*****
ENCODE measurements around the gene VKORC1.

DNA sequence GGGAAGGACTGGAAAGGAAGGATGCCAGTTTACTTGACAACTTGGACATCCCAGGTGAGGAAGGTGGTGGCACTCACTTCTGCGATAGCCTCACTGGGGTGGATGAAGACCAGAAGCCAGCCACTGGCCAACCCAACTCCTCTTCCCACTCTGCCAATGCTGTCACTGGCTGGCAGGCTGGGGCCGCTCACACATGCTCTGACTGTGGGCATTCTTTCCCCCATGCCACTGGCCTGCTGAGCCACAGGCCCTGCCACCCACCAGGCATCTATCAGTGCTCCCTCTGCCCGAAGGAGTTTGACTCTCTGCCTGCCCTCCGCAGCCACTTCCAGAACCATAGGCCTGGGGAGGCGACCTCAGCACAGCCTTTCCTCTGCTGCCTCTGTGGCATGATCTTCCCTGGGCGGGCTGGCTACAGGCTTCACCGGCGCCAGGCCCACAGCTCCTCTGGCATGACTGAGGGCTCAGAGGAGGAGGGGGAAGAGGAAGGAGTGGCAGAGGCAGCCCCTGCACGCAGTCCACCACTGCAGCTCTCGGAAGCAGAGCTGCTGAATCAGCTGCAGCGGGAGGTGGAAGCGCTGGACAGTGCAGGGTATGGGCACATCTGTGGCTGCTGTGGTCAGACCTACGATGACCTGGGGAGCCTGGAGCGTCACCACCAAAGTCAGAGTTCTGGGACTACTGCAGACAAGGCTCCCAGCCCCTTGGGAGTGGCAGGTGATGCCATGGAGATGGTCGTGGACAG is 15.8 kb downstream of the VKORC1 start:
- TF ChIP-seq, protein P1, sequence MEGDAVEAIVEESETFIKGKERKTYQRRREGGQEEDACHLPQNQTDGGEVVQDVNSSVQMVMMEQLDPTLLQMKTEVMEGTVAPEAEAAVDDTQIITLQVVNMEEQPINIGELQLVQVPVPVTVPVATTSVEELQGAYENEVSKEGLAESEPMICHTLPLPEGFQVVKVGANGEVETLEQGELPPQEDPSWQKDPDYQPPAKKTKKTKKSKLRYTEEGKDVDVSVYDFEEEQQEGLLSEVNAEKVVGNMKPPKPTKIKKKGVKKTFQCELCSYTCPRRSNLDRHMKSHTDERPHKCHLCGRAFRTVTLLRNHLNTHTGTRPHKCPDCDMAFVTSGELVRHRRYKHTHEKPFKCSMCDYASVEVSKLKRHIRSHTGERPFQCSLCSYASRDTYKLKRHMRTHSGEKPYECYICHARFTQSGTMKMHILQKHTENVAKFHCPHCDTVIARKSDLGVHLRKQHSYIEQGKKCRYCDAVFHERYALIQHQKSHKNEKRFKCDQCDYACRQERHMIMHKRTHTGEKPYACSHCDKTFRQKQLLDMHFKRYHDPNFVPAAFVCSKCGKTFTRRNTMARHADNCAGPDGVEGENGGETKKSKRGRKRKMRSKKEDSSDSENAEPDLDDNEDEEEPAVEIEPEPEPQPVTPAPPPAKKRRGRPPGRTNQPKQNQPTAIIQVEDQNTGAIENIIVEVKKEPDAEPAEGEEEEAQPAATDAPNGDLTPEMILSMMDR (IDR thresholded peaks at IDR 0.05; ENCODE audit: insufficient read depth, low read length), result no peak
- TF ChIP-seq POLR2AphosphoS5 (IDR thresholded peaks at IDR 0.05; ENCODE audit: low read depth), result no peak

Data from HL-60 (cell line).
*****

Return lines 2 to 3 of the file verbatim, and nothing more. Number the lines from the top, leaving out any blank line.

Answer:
DNA sequence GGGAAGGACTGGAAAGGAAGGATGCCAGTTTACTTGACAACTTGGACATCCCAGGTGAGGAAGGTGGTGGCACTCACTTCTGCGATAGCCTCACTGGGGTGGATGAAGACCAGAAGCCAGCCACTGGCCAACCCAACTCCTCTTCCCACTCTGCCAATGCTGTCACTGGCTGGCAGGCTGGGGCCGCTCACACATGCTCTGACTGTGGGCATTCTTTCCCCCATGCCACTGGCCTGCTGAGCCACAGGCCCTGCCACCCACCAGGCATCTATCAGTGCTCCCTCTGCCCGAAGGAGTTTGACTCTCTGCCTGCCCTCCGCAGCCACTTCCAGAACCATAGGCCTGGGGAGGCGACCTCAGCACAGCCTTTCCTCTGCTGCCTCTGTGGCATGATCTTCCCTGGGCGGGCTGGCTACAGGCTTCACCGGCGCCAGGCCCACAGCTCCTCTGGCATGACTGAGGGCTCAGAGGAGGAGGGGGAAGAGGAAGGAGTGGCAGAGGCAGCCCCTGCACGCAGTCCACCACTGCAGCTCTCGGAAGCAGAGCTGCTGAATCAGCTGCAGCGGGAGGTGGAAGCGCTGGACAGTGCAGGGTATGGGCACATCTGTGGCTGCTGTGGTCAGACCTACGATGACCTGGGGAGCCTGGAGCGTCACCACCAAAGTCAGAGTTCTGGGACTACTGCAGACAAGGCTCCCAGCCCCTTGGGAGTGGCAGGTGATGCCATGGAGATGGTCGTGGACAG is 15.8 kb downstream of the VKORC1 start:
- TF ChIP-seq, protein P1, sequence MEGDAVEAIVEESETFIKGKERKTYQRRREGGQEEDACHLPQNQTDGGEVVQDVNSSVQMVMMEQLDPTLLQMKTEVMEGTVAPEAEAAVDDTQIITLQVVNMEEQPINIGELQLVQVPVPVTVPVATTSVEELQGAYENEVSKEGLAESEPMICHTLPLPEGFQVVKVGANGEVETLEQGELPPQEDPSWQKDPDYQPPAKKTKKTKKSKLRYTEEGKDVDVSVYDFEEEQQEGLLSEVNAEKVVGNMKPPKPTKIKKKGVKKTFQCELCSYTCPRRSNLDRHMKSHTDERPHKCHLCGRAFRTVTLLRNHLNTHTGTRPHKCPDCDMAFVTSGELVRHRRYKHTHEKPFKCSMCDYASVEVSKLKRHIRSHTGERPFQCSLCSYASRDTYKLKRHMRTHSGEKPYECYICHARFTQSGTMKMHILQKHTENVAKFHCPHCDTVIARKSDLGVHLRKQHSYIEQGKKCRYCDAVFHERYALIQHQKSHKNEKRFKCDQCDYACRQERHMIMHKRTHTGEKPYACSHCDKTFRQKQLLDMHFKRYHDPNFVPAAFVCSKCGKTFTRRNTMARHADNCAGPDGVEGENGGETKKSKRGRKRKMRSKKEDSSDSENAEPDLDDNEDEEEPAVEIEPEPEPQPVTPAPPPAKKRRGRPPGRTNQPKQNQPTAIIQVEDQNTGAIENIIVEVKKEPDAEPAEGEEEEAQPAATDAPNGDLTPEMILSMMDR (IDR thresholded peaks at IDR 0.05; ENCODE audit: insufficient read depth, low read length), result no peak